The Kansas Senate in May kicked out the public to conduct a meeting. This week, we learned that the Kansas Attorney General declined to do anything about that.
That’s disappointing, at best.
There’s a pretty simple principle that government officials everywhere need to keep in mind: They are doing the public’s business, so the meetings that they hold and the documents they create are supposed to be open to the public.
That is often inconvenient to them, and that’s just too bad. Democracy is messy; dictatorship is neat and clean and efficient. Sorry, but we just have to put up with the mess.
Here’s what happened: On May 29, citizens advocating expansion of Medicaid interrupted the Senate proceedings. The Senate kicked out reporters and other members of the public, while legislators and staff were allowed to remain.
The Kansas Sunshine Coalition, a group that advocates for open government, filed a protest with the state Attorney General’s office. The AG wrote back this week, saying that it didn’t have the authority to rule on whether the Senate had violated its own rules and operated contrary to the First Amendment.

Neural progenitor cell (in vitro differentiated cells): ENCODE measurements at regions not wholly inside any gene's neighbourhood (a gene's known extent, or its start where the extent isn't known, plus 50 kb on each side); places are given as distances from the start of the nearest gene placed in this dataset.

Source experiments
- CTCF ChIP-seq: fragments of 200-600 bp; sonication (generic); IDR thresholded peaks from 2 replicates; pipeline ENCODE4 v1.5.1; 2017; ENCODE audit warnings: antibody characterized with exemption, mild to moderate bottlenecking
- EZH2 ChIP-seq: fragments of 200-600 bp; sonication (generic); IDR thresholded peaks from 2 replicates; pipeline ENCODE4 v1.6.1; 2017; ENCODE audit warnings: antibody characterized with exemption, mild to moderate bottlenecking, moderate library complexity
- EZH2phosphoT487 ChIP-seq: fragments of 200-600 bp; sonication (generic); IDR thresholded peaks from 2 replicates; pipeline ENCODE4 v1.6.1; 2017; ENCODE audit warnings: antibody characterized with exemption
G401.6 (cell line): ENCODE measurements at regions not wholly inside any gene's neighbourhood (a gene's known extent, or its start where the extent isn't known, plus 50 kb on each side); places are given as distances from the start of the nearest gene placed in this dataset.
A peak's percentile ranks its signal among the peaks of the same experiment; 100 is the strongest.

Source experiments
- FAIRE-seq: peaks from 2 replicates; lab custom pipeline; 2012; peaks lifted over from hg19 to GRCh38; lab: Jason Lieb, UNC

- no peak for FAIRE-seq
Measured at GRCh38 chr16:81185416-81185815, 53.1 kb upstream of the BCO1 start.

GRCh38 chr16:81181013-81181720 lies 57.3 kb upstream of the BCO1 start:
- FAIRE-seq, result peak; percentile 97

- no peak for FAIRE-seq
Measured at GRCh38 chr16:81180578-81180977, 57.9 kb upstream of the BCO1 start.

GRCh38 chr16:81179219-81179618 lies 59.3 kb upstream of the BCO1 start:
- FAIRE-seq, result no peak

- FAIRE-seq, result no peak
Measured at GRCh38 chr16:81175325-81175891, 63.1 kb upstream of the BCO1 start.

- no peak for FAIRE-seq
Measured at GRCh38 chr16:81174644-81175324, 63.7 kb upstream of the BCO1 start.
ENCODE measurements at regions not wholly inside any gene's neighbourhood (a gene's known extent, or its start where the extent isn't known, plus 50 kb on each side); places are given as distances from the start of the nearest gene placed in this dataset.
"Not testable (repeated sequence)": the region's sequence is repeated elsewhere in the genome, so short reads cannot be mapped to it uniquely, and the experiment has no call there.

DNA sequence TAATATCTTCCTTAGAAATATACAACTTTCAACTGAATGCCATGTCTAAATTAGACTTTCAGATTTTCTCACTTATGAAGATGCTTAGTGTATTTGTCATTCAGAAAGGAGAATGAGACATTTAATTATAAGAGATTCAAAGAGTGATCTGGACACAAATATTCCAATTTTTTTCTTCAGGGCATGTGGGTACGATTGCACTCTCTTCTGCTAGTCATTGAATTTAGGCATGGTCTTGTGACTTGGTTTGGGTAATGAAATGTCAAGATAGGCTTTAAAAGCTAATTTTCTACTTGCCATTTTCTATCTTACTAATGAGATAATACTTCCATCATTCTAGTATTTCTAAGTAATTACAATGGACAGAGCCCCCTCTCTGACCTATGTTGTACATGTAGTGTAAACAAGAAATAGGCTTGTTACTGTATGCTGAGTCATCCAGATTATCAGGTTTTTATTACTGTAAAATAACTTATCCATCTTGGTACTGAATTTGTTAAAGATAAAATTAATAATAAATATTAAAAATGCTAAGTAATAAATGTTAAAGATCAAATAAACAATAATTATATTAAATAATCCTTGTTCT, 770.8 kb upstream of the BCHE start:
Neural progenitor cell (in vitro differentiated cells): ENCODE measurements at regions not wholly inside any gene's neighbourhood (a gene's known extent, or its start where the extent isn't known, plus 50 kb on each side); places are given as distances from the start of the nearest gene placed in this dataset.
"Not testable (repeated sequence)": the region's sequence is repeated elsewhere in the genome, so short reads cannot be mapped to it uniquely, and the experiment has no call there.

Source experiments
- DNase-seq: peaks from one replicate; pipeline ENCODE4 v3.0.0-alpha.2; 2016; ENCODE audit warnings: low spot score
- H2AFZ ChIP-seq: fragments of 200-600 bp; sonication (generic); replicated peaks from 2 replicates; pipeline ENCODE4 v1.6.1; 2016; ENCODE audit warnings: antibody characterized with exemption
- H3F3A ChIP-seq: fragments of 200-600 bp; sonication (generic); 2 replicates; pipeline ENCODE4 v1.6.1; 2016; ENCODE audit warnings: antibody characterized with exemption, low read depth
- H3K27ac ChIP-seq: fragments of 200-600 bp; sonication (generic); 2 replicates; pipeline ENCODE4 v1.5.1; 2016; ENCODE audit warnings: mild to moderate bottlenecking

The AG’s office said it would continue to investigate whether the public was denied the right, under the state Open Meetings Act, to observe Senate business after the gallery was cleared.
We’ll give the AG a pass on the first matter; it is probably true that the Senate gets to set its own rules, and obviously the AG is not the authority on violations of the U.S. Constitution.
On the second issue, our view is that it doesn’t really matter what the Senate actually did during the time that it kicked out the public. Even if senators sat in there and played Tiddlywinks, the point is that the public has the right to observe.
Government officials at all levels just have to start with that point of view. They’ll always keep themselves out of trouble if they operate out in the open. Sunshine, as they say, is the best disinfectant.